Three species of Chlorella
Today botanists consider that three species constitute the Chlorella group:
Chlorella vulgaris, Chlorella lobophora and Chlorella sorokiniana (Krienitz et al., 2004).
Organic Chlorella eChlorial is exclusively composed of the species vulgaris.
Chlorella pyrenoidosa would be a mixture of species composed mostly of vulgaris.
Chlorella vulgaris and Chlorella pyrenoidosa?
According to the classification of taxa, “Chlorella pyrenoidosa” CHICK and Chlorella vulgaris BEIJERINCK are chlorophytes, called green algae.
The organisms called Chlorellaceae belong to the chlorophytes (green algae) to the group of Trebouxiophyceae. Chlorellaceae are divided into two related groups, the parachlorella group and the chlorella group, which includes Chlorella vulgaris (Krienitz et al., 2004). These are cocciated green algae with small, spherical green cells, which is why chlorella is often also referred to as a “green ball”. However, the most diverse algae in different groups have this appearance, which is called convergent morphology (comparable to the convergent morphology of many succulent euphorbia and cacti).
In summary, the classification and differentiation of Chlorella is difficult and remains a matter for specialists. They are species with most of the characteristics very similar and moreover can vary strongly (morphologically and physiologically). Of course, this complicates the determination and classification, with the consequence of erroneous classifications and duplications. More than 100 species of Chlorella have been described, most of which had to be revised.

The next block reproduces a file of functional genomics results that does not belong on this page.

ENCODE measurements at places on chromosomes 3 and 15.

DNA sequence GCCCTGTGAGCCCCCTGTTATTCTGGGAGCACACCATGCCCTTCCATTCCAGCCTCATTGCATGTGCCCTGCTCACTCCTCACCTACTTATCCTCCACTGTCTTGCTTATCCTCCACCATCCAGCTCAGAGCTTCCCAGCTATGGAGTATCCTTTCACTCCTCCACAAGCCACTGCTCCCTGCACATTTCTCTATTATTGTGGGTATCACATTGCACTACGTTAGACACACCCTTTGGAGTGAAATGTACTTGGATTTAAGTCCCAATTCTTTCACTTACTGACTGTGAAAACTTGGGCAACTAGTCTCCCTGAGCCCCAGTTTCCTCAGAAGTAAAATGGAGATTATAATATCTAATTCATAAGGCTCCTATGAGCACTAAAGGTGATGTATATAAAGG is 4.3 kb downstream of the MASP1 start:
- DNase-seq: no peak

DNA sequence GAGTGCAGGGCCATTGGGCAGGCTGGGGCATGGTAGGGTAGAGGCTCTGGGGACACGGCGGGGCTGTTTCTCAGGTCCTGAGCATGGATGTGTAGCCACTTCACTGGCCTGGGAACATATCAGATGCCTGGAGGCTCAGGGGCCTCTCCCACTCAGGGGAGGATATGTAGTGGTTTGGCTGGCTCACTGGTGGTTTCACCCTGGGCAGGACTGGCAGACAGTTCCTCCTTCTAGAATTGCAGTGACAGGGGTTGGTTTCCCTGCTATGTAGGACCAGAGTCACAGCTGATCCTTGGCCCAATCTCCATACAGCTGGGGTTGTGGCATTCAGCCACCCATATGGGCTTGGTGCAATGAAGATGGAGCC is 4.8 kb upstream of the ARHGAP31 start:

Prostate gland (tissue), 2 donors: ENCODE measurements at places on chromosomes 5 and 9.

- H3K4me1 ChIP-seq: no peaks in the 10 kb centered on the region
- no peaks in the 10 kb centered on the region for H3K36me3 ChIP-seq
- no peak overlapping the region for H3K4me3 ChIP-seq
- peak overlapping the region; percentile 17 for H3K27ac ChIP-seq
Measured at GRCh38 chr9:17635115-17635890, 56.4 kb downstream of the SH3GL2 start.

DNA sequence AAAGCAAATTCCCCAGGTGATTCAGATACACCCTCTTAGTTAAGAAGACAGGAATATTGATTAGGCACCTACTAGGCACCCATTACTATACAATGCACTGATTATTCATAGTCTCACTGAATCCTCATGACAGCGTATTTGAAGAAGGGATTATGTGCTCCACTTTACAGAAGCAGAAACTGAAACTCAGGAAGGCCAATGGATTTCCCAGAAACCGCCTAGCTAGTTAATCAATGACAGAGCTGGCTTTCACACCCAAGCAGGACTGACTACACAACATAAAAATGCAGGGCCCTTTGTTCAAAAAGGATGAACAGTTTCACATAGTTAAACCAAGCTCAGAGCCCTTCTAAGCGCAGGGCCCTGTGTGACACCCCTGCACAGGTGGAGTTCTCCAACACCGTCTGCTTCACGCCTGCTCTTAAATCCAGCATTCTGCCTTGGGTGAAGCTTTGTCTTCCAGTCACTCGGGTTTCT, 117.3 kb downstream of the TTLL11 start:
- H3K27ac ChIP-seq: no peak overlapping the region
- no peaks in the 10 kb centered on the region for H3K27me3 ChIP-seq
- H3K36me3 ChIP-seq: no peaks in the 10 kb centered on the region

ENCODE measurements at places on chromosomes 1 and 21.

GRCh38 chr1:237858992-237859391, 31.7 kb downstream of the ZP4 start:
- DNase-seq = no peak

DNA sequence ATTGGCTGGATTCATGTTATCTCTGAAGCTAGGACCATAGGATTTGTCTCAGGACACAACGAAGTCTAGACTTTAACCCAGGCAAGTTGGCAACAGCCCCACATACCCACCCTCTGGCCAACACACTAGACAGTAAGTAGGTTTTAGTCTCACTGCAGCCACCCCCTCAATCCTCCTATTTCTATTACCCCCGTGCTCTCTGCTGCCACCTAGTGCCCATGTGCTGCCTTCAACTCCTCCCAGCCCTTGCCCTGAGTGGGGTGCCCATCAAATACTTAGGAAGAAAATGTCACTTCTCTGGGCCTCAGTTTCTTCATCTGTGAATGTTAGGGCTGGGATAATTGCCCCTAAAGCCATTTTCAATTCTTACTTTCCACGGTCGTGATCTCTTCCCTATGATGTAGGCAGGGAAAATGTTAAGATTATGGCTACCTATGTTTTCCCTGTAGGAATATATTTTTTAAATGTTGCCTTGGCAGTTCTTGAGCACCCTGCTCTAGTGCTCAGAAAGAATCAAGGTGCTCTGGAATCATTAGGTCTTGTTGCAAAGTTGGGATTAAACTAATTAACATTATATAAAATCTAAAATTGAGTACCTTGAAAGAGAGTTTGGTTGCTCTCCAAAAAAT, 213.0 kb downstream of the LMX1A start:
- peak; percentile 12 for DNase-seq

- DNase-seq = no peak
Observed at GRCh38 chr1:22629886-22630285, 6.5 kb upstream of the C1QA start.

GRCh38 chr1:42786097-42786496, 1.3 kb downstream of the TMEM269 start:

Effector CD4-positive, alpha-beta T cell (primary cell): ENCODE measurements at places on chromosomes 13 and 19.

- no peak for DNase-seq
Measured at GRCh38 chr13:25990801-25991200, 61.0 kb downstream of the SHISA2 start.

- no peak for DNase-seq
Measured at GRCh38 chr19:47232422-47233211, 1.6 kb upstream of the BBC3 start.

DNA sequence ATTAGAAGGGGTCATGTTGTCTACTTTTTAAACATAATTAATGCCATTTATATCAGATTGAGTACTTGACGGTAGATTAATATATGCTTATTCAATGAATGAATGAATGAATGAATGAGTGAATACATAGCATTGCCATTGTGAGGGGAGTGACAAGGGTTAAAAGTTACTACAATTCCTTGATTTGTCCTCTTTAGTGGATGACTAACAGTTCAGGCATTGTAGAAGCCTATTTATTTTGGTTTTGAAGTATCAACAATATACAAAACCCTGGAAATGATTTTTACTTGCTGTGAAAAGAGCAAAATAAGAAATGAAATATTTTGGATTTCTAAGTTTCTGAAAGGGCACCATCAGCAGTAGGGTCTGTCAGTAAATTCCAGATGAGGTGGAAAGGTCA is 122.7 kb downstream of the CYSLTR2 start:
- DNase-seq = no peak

To distinguish the different species from each other, different characteristics have been (and are) studied: e.g. ultrastructure of the cell wall, ultrastructure of the pyrenoids, chemical composition of the cell wall, serological cross-reactions, physiology, biochemistry, morphology and molecular biology. In 1992, among other things, various deposits of algal cultures named “C. pyrenoidosa” were examined, showing that the cultures named C. pyrenoidosa should be classified in very different species. Thus, for example, strains of C. vulgaris that had been deposited under the name “C. pyrenoidosa” could be identified.
A large part of the C. pyrenoidosa algal cultures actually belonged to the species C. sorokiniana and since then “C. fusca” is no longer classified in the genus Chlorella but in the closely related genus Scenedesmus (Kessler & Huss; 1992).
In other words: according to the most recent findings, the species “Chlorella pyrenoidosa” does not exist, but rather is an obsolete term that grouped together species and strains belonging to different algal groups.
At present, three species constitute the Chlorella group: C. vulgaris, C. lobophora and C. sorokiniana (Krienitz et al., 2004).
As of 1999, only these three species and C. kessleri were still included in the genus Chlorella (Huss et al., 1999). Chlorella vulgaris BEIJERINCK is the species that gives the name to the genus and is deposited as a so-called “type” species with official collections. It was isolated and described for the first time in 1889 in Delft (Netherlands) by Professor M.W. Beijerinck.